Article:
In the early 1930s, General Motors rose to become the undisputed sales leader in the automotive industry thanks to the implementation of concepts like Alfred P. Sloan’s “ladder of success,” which established a clear pricing structure that was flexible enough to satisfy a wide variety of tastes and buying power, but without creating overlapping products and inter-brand competition. Over time, GM grew to become the biggest industrial enterprise in the world. But today, the automaker is no longer all things to all people, as acknowledged by CEO Mary Barra.
“There was a point in time where we were everywhere for everyone with everything,” Barra said in a recent interview with Bloomberg. “We had to say, ‘OK, where are we deploying capital that’s not generating appropriate returns?’ Once you start to believe in the science of global warming and look at the regulatory environment around the world, it becomes pretty clear that to win in the future, you’ve got to win” with EVs and autonomous technology, she said. “This is what we really believe is the future of transportation.”
Indeed, GM’s push into EVs and autonomous tech comes after the company has shed numerous brands over the last several decades. Back in the ‘90s, GM boasted more than 14 brands under its corporate umbrella. Today, that figure has dwindled to just eight.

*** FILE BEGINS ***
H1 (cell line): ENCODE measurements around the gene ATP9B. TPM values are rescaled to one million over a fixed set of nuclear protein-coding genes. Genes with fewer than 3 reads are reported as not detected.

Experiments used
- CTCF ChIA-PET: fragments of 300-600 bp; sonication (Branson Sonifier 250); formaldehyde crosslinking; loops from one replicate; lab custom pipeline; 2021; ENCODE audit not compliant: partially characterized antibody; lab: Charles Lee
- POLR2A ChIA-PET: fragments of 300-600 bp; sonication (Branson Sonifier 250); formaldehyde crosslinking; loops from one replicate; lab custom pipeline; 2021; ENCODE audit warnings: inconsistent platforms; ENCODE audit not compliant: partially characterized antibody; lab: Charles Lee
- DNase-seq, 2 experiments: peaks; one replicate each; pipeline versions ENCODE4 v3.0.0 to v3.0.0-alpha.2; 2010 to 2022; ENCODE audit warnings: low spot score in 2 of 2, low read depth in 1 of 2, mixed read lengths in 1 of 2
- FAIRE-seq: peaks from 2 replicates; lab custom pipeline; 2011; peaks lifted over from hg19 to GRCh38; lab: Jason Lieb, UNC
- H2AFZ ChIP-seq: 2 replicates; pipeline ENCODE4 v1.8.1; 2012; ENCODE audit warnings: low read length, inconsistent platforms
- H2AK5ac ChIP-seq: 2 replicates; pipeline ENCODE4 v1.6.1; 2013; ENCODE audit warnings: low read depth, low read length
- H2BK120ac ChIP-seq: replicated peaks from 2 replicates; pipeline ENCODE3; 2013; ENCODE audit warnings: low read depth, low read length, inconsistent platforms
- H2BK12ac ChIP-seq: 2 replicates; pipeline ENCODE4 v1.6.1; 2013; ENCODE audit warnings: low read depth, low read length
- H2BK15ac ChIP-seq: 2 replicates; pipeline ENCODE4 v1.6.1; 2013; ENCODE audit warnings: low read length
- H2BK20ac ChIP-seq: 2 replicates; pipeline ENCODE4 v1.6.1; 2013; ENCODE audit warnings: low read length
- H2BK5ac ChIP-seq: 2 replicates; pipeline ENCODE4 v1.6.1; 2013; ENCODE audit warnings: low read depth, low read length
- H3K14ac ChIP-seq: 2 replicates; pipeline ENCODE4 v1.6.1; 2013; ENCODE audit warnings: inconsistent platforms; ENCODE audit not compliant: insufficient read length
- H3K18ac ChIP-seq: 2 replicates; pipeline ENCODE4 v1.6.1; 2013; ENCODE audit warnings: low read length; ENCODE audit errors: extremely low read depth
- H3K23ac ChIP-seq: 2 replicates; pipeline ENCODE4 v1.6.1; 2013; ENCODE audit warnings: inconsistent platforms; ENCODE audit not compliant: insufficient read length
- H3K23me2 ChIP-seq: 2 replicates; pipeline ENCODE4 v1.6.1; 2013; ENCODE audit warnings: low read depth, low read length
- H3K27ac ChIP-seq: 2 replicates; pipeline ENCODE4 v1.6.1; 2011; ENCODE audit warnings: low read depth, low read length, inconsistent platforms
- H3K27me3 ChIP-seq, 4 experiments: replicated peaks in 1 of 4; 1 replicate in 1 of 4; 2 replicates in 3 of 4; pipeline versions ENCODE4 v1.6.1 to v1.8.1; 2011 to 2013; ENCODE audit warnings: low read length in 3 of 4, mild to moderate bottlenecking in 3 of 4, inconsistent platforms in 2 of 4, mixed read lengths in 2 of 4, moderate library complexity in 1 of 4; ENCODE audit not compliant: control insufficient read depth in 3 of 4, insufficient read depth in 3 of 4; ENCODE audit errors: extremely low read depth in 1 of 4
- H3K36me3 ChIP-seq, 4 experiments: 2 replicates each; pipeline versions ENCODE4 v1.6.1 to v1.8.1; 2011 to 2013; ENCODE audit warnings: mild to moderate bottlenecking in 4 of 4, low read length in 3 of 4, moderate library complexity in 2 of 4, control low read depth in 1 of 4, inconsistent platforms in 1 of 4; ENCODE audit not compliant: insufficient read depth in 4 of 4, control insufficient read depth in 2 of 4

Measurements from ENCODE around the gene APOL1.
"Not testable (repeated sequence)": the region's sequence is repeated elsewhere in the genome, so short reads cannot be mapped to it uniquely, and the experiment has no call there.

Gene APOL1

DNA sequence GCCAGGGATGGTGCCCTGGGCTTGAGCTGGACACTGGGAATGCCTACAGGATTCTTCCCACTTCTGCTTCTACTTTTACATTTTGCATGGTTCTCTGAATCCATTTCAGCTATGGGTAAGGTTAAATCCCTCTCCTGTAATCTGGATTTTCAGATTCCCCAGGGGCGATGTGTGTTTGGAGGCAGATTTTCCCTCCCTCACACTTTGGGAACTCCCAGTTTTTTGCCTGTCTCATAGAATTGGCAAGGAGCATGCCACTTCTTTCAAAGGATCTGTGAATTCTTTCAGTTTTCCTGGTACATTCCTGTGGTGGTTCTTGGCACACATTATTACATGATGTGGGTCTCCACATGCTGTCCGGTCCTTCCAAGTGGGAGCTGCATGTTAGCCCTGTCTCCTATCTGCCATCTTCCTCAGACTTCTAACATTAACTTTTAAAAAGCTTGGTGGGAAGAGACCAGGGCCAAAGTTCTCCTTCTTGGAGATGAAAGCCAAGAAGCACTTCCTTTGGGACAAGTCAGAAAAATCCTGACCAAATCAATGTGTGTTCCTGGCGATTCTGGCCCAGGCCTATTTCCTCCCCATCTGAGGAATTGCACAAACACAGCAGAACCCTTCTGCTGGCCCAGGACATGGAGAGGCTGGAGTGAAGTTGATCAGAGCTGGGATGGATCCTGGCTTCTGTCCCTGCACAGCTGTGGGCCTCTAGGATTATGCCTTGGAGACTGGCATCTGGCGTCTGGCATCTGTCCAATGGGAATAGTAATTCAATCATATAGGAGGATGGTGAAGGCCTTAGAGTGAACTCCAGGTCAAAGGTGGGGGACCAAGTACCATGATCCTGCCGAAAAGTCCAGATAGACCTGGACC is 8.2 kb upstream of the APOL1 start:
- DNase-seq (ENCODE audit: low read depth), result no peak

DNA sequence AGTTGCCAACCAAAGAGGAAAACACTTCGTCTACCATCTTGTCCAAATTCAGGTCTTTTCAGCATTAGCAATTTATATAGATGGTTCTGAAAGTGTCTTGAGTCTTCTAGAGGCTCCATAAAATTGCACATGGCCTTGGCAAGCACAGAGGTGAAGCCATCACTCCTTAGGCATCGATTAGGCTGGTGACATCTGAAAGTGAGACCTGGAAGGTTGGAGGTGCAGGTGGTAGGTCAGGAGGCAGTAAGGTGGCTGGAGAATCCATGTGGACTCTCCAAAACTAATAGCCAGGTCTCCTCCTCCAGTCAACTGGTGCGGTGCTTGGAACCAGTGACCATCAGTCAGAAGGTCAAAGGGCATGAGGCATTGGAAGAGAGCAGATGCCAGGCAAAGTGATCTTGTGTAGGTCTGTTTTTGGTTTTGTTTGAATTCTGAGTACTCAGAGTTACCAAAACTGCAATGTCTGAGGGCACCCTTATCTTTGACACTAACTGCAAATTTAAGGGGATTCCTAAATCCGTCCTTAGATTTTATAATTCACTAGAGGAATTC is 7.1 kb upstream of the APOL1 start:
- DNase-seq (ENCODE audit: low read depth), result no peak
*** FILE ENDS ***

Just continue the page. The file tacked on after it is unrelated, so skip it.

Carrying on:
This dwindling movement can also be seen in the GM product line, with models like Cruze, Impala, Volt, Verano, LaCrosse and several others getting the ax over the years in North America. The movement also applies to where GM sells its products, with The General pulling out of Europe back in 2017 while selling off Opel-Vauxhall to PSA Groupe, a withdrawal from South Africa, and a significantly reduced lineup in Russia and Southeast Asia.
Today, GM is essentially cherry-picking the segments where it sees the potential for profit. By comparison, the automaker was very much “everywhere for everyone with everything” at the height of its power.
The reasoning behind it all is clear – GM is playing the long game. The moves to consolidate, downsize, and lean out are intended to deliver a brighter future, or at least what GM thinks the future will be. As such, what we’re seeing now are vehicles from which GM can earn a profit that it will, in turn, invest to get to that future goal. The maneuvering is a means to that end.
So then, what exactly does GM see in its crystal ball? As the automaker has outlined in the past, General Motors clearly believes in a future with “Zero Crashes, Zero Emissions, Zero Congestion,” and that means ongoing investments into autonomous technology and EVs alike.
But in the process of working towards those goals, GM is taking away many of the products that make up the core of its business. Internal combustion cars are so far the only profitable vehicles GM currently makes, as the automaker is losing around $7,000 on every Chevrolet Bolt EV it sells. The other GM electrified effort, the Chevrolet Volt, is believed to have lost around $10,000 per vehicle.
And therein lies the conundrum: with EV adoption sitting around two percent in the United States and that figure not forecast to change significantly in the near-term future, GM’s move to shrink may look unnecessarily rash. But again, this is a longterm strategy that requires a significant amount of planning upfront to be properly executed down the road. Put another way, GM is cutting off a few toes right now in an effort to save the foot, and to eventually grow a whole new leg.